Salemink says that dredges are usually purchased with the goal of obtaining a certain rate of production. Productive capability relates to pump size. The choice of whether to use a moderately priced hullpump or a relatively expensive ladderpump rests on factors such as the mining depth, the desired efficiency and the desired rate of production. Cost and efficiency concerns dictate that the pump be no larger than necessary to achieve production goals.

Hydraulic dredge mining is usually less expensive than mechanical methods because only one man and one machine are required to pick up solids from underwater and deliver them to a distant process plant.

That contrasts with mechanical mining machines, which raise aggregate from underwater to a point where auxiliary meansóconveyors, loaders or trucksóare required to move the material to a process.

The dragline, the modern classic mining machine, is gradually fading from use. Why? Difficulty of finding experienced operators, high operating expense and limited digging depth capability (Approximately one third of the boom length).

The backhoe or excavator is a popular replacement for the dragline. It has a lower operating cost, a large pool of experienced operators, however, it cannot mine very deep and must operate while positioned very close to the bank that it is undermining.

The number of floating clamshell-mining machines is slowly increasing for several reasons; It mines to a depth of 200 feet or more, Can be fully automated, brings up just about everything that is down thereósand, cobbles and boulders. While these machines are costly to buy and operate, there are applications where no other machine will do.

The Sauerman Crescent scraper system should be on the endangered species list of underwater mining machines because it is becoming quite rare. Very popular from the early 1900s through the 1950s, this ruggedly simple mining machine featured state-of-the-art components such as a two-drum winch, a special drag bucket and cables and pulleys. The bucket simply dragged aggregate to the surface from underwater.

As far as Salemink knows, only Ohio can boast of having a bucket ladder dredge at work mining sand and gravel.

Many mechanical dredge users view the idea of hydraulic dredging with a skeptical eye. Evidently that is because the operation of a mechanical dredge is observable. Each yard of solids brought to the surface can be seen and counted as production. In contrast, hydraulic dredge production takes place out of view and requires the use of instruments. Salemink has encountered this bias several times when trying to convince dragline users to try a whole new idea.

Man has always used dredges of some sort to create and maintain navigable waterways. Some theorize that thousands of years ago blocks of stone that make up the Pyramids in Egypt were barged from a distant quarry through a dredged canal.

The first dredge was probably a barge supporting slaves who were using long-handled dipper shovels to raise solids out of a waterway to the barge deck for disposal elsewhere.

Productivity gains likely came about when animal power was used to increase the digging power of early dredges.

The late 1800ís saw the development of electric and steam power units. These high-horsepower prime movers enabled dredgers to build huge dredges with bucket ladders and centrifugal pumps. Interestingly, some of the dredges used to construct the Panama Canal were built by Ellicott and that nameplate is still being put on new dredges today.

Small diesel engines rated up to about 200 horsepower came along in the 1930s and made small 6 to 12-inch hydraulic dredges practical. After WWII, small, mostly home-built sand and gravel dredges proliferated as the nation went on a building boom and cheap war surplus engines came on the market. Starting in the 50ís, diesel engines steadily increased in power and decreased in weight, which enabled powerful factory-built portable dredges to enter the market in numbers.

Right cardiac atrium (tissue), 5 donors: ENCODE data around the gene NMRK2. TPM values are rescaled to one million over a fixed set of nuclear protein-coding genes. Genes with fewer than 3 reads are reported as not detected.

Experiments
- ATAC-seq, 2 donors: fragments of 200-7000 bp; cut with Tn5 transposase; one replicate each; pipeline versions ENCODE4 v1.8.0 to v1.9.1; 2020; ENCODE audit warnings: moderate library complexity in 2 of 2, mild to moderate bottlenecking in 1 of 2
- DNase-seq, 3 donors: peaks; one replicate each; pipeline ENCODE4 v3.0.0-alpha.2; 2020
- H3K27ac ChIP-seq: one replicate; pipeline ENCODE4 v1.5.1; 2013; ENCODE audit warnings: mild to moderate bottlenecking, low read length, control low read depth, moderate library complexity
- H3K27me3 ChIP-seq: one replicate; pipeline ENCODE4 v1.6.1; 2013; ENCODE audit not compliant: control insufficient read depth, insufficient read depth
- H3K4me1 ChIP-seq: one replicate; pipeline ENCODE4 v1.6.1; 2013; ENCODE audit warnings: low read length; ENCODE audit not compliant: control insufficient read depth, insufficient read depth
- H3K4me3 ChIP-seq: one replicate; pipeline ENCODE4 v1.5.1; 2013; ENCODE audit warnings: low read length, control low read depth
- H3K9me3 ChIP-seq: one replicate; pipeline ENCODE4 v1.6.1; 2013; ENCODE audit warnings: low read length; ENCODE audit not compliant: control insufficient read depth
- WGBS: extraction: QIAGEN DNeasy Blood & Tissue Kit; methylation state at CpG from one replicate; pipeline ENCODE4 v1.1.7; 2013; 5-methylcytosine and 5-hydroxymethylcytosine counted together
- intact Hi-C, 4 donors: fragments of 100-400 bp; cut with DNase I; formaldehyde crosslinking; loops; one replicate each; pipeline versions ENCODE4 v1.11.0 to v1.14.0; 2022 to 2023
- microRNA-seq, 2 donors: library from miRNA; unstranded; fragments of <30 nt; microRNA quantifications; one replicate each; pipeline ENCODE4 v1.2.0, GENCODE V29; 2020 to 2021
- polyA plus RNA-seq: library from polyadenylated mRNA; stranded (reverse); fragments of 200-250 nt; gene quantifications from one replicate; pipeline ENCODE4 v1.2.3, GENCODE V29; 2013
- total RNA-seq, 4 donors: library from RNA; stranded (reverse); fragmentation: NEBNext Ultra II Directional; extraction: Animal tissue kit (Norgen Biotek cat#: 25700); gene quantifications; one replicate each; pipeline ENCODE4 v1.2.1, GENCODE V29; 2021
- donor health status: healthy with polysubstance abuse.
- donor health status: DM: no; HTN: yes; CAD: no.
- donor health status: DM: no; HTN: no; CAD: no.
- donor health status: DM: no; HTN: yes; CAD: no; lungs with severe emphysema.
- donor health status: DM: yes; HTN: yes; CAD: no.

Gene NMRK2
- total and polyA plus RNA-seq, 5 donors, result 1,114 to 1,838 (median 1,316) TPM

Hydraulic technology made great advancements in the 60s with the result that hydraulic winches and hydraulic rotary cutter drives became a welcome replacement for clunky mechanical drives.

Fixed-site sand and gravel producers often have sufficient, relatively cheap commercial electric power available at their plants to power a mining dredge. In the late 40ís scores of motors and controllers salvaged out of obsolescent electric trains came on the market. Many of these were adapted to power small dredge pumps and a few are still in operation. These drives were very inefficient but they were cheap and provided a way to vary pump speed.

DC electric dredge pump drives became popular in the 70s made possible by the large quantity of reconditioned surplus traction motors originally used to power the axles of diesel-electric locomotives. These drives were very dependable, efficient and provided variable pump speed.

AC variable frequency drives are the latest thing in electric dredge pump drives. They are very efficient, use standard electric motors, have variable speed and are available from a number of sources.

Saleminkís goal has always been to find ways to improve hydraulic dredge efficiency. He constantly stresses that high dredge efficiency and production is possible only through the use of instruments and controls, especially the velocity meter. He continues work to improve his suction bypass valve system, vacuum and pressure sensors, rotary and linear cutters as well as general dredge design. He freely shares his knowledge and experience and answers specific questions through his Web site www.willardsays.com.

Willard Says: Donít get Sunk
Not all dredges have to sink, explains Twinkle founder Willard Salemink.

Most dredges have two types of flotation spaces: sealed (closed to atmosphere) and floodable (open to atmosphere). A dredge cannot sink if it has sufficient sealed flotation space to stay afloat when the floodable spaces are flooded.

ìFloodable space will eventually flood,î Salemink says.

If a dredge has floodable spaces, calculations need to be made to decide if the dredge will stay afloat once all floodable area is filled. If the answer is no, sealed flotation cells need to be added. Of course, many people donít and will pay the price when the dredge goes down.

Salemink is a proponent of round pontoons opposed to square or rectangular. Advantages include fewest pounds of steel per cubic foot of displacement, automated fabrication and no need for internal stiffening.

Willard Says: Keep it Open
ìI became very sensitive to the need to leave machinery accessible,î says Twinkle Founder Willard Salemink. ìSooner or later this stuff is going to leak, break, wear out, corrode or vibrate to failure.î

Everything eventually will need to be inspected, repaired or replaced. So designing a dredge where parts are inaccessible is counterintuitive. Hydraulic lines should not be covered by the deck or located in the far spaces of the hull. They are better placed on the pontoons. Engines should likewise be exposed rather than buried in the pump house. The same is true for drives.